As humans we learn by analogy, metaphor and simile, adding new knowledge by initially relating the new to our existing understanding of the world. When we try to explain the software development process to the initiated (translation business stake holders), we use all kinds of similes to help them understand the process. The problem with similes is that they argue that something is like something else and many times people confuse the similes with metaphor, thinking that one thing is another. Not only do people confuse simile with metaphor, but many of the similes we use in explaining software development are not appropriate because they can cause more harm than good and they are not very accurate in their explanation.
When I tell people I am an Agile Coach, unless they are in IT, I tend to get a lot of strange looks. Most of the time they will say something like, “I get the coaching part, but what the heck is Agile?” It is at this part of the conversation that they experience immediate regret as I launch into an endless barrage of commentary on Agile development.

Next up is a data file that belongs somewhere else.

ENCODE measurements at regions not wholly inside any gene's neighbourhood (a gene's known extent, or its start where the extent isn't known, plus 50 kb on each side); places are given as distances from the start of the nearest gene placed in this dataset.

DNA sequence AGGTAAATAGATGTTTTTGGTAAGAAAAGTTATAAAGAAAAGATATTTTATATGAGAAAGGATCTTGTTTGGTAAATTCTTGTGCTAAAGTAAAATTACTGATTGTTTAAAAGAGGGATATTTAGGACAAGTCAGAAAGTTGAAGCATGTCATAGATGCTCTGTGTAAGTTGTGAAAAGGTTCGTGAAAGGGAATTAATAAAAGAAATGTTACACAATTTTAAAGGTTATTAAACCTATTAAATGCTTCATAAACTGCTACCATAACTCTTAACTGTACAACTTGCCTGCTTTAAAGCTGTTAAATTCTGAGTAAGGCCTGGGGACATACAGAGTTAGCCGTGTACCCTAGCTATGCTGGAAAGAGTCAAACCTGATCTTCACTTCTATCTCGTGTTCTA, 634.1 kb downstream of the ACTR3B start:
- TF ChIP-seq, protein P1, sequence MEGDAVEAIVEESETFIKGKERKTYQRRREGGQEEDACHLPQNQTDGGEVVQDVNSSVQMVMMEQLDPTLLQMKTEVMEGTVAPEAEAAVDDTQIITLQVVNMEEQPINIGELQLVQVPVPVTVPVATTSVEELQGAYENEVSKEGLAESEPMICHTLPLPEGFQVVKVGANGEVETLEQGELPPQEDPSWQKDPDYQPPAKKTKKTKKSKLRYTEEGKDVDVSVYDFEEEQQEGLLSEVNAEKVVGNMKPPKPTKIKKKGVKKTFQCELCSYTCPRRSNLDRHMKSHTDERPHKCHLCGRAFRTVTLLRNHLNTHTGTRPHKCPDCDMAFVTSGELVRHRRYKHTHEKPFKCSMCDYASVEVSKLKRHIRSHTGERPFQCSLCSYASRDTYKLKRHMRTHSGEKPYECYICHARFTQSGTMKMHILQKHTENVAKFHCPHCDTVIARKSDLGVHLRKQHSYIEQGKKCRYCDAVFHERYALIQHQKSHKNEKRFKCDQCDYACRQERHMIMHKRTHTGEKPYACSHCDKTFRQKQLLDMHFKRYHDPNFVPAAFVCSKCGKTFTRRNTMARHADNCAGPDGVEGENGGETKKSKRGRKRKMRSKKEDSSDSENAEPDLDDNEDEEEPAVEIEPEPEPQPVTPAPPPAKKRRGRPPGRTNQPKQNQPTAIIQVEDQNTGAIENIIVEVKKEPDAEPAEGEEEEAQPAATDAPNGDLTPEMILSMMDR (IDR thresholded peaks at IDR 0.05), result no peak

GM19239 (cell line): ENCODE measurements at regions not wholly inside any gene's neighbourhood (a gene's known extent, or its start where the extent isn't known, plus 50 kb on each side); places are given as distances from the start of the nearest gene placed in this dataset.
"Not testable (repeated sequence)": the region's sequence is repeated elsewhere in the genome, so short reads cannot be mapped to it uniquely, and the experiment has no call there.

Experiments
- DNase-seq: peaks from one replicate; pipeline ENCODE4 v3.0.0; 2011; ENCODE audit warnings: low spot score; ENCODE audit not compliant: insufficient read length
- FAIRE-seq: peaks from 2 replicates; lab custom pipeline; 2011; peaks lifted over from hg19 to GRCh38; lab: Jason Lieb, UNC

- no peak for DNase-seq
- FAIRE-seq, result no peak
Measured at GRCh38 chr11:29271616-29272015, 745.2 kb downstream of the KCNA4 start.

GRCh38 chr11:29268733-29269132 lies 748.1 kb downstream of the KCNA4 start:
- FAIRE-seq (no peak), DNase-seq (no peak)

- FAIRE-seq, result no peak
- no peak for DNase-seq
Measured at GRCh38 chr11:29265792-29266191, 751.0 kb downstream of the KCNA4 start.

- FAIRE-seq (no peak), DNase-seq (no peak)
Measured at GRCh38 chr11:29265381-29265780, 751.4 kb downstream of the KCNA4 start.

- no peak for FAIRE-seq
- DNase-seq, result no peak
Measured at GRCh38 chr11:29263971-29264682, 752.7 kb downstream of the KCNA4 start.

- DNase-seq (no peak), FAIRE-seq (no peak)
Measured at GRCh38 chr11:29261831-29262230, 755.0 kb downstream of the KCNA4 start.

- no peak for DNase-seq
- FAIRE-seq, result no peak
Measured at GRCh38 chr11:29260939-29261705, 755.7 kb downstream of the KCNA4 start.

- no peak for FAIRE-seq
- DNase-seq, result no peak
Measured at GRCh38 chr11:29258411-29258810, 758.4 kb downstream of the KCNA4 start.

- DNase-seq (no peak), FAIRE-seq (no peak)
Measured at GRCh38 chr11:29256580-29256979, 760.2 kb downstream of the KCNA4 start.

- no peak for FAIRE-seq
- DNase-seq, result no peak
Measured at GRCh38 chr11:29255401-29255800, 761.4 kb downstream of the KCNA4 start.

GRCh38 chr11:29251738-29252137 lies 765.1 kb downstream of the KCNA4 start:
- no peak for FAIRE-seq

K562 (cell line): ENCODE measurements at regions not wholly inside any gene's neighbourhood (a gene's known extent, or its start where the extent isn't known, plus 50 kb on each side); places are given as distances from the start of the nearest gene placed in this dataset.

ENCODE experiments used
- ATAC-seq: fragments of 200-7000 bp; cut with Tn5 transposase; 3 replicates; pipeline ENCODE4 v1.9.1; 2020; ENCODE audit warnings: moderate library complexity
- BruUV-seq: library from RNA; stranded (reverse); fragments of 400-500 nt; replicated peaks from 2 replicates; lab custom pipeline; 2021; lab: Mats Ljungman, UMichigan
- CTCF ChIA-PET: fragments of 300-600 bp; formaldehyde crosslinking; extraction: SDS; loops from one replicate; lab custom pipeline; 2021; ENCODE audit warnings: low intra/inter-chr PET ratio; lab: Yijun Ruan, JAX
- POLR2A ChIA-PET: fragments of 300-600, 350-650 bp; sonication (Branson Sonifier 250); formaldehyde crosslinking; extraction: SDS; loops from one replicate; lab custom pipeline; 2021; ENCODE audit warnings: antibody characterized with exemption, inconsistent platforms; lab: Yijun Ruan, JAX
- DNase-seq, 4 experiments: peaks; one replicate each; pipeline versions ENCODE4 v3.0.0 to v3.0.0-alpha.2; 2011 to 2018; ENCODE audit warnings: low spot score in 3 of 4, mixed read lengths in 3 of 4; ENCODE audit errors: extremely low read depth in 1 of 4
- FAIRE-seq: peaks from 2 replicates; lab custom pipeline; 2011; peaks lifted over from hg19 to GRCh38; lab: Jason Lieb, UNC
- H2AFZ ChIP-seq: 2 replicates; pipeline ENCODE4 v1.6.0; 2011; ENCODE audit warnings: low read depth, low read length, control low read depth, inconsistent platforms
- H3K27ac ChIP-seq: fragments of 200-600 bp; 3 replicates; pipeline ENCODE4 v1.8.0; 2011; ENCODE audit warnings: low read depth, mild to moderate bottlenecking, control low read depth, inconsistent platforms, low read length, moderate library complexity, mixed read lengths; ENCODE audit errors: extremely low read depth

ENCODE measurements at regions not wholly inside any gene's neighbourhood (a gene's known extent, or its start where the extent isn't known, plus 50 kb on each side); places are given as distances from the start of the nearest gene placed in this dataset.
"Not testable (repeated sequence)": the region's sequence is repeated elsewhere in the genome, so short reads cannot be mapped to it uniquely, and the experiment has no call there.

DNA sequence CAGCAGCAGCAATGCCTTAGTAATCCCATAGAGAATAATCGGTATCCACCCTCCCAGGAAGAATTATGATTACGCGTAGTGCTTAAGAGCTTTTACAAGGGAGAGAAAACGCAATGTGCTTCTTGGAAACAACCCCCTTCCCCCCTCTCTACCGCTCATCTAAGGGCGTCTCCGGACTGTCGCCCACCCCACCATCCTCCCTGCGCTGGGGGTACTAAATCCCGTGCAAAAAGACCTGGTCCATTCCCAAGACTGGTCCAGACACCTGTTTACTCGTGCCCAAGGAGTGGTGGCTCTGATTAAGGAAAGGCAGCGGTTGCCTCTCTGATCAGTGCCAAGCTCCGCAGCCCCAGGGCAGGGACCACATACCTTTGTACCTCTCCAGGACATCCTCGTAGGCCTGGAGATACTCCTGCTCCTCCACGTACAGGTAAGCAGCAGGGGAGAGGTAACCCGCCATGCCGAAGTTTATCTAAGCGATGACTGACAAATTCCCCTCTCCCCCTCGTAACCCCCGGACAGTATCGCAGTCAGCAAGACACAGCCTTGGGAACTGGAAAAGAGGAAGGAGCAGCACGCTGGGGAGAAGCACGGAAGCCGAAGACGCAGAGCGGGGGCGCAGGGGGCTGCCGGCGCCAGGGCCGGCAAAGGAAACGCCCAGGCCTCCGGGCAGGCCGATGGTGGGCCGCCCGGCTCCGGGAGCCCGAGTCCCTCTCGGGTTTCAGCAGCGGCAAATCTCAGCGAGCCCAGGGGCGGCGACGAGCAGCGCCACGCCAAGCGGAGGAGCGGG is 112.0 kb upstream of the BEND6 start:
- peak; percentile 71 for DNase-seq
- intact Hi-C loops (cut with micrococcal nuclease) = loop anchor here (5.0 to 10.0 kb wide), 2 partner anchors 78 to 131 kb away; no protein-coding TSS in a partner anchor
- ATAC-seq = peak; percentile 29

Lately, however, I have begun to re-examine my own assumptions about what it the Coaching aspect of an Agile Coach is, especially now that there are so many professional coaches looking for work after the end of the regular NFL season.
I entered my previous post on the subject when I had just begun Taleb’s book Antifragile. As I continue my reading I have run into some very specific passages which lead me to theorize that the reason Agile development works so well is that it is a living, breathing example of what Taleb would call “Antifragile.” I am also coming to the conclusion that Taleb is a truly great contemporary thinker. As I examine my own career, I plan to take to heart many of his suggestions on creating one that is Antifragile.
While I am no in any way paid to sell this book, I encourage all Agile folks to highly consider adding this to their reading list.